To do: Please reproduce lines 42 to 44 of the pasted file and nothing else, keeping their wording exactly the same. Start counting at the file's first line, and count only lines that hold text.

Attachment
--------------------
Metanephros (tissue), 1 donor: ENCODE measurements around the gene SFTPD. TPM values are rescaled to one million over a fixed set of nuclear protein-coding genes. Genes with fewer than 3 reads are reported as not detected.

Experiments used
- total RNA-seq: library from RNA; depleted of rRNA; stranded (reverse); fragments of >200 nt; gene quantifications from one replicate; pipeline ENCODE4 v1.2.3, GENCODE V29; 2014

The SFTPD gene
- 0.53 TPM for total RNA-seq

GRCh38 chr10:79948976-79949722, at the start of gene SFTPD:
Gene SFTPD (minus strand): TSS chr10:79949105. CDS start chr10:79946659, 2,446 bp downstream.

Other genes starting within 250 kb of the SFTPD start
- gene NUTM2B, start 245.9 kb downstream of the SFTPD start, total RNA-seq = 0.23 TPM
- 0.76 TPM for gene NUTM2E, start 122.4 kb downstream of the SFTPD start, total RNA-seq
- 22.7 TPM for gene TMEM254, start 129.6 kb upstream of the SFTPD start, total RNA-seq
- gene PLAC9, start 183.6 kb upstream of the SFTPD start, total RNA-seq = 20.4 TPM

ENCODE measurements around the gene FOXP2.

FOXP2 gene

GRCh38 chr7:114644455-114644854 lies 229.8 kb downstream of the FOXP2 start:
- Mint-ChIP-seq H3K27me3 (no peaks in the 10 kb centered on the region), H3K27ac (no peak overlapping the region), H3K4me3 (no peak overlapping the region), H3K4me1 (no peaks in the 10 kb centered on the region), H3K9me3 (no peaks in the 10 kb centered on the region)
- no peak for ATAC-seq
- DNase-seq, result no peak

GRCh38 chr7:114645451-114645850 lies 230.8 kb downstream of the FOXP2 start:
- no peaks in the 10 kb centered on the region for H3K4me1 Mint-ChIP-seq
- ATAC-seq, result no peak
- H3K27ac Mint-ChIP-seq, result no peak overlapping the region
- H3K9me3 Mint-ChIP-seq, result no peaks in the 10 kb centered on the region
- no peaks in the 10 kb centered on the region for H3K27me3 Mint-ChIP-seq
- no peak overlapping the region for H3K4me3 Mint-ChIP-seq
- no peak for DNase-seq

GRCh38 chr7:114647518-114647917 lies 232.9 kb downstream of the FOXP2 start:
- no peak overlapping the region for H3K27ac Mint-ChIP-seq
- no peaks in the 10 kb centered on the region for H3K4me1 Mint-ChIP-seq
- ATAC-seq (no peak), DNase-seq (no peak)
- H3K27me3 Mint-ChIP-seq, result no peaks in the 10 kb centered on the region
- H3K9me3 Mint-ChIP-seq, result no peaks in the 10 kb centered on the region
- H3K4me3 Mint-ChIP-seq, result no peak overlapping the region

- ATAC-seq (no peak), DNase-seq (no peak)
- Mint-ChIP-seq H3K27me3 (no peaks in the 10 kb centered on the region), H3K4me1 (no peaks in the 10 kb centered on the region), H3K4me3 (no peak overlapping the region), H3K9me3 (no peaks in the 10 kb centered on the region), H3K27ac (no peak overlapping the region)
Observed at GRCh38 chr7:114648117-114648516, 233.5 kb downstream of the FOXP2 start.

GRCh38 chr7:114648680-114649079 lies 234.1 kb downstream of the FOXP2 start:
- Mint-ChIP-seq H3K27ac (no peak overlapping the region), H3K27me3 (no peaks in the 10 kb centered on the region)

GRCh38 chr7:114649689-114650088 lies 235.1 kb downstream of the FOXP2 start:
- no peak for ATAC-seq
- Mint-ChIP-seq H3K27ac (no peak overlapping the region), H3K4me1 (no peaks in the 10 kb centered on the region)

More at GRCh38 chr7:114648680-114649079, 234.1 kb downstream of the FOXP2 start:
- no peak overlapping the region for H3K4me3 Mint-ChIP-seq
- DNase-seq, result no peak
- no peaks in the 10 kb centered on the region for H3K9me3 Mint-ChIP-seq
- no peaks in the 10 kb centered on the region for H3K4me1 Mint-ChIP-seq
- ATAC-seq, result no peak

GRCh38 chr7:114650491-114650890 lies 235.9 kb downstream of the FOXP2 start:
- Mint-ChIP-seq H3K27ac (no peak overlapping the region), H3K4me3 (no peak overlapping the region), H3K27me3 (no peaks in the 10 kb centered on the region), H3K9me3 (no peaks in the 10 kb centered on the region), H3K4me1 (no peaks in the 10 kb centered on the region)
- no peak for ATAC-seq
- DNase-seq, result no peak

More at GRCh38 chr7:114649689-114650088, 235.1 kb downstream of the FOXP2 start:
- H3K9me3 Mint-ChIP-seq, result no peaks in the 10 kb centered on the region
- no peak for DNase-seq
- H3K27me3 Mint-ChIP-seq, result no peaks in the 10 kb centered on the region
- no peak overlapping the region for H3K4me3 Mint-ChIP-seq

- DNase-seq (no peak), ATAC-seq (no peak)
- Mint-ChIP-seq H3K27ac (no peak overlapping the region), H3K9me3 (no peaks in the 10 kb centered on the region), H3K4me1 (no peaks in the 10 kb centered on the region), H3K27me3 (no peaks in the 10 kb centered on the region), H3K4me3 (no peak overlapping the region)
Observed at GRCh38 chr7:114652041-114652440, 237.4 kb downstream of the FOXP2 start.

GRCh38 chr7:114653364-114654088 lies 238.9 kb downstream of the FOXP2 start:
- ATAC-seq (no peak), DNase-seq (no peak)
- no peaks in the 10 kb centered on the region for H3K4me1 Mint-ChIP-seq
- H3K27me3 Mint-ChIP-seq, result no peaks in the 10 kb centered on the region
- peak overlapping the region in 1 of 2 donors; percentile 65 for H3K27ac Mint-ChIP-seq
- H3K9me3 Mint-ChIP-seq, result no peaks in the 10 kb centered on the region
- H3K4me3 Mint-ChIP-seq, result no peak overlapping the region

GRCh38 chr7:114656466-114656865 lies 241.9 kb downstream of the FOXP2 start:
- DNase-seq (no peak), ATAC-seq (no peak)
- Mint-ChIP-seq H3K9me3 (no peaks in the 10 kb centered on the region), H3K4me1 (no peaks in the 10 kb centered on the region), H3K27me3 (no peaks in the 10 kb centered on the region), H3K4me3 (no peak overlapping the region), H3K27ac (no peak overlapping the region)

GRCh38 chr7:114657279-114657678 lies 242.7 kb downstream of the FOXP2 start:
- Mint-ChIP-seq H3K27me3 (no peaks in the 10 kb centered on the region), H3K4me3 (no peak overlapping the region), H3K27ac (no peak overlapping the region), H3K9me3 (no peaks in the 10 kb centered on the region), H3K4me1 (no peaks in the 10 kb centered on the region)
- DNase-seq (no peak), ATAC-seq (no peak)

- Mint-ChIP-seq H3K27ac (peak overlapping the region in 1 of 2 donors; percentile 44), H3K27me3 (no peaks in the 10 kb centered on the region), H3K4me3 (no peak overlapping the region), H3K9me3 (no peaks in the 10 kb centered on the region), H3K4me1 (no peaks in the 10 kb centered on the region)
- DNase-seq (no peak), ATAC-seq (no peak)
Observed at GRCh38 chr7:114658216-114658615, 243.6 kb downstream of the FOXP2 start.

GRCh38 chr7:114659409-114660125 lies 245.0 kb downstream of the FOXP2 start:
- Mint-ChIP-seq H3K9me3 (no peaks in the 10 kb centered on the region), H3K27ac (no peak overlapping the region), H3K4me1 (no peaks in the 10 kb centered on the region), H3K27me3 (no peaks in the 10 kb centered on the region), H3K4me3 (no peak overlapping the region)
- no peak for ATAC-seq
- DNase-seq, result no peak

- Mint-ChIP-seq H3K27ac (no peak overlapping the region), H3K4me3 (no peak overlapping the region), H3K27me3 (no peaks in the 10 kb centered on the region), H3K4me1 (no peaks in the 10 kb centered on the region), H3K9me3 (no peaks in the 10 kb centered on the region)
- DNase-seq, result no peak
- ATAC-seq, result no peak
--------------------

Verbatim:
More at GRCh38 chr7:114648680-114649079, 234.1 kb downstream of the FOXP2 start:
- no peak overlapping the region for H3K4me3 Mint-ChIP-seq
- DNase-seq, result no peak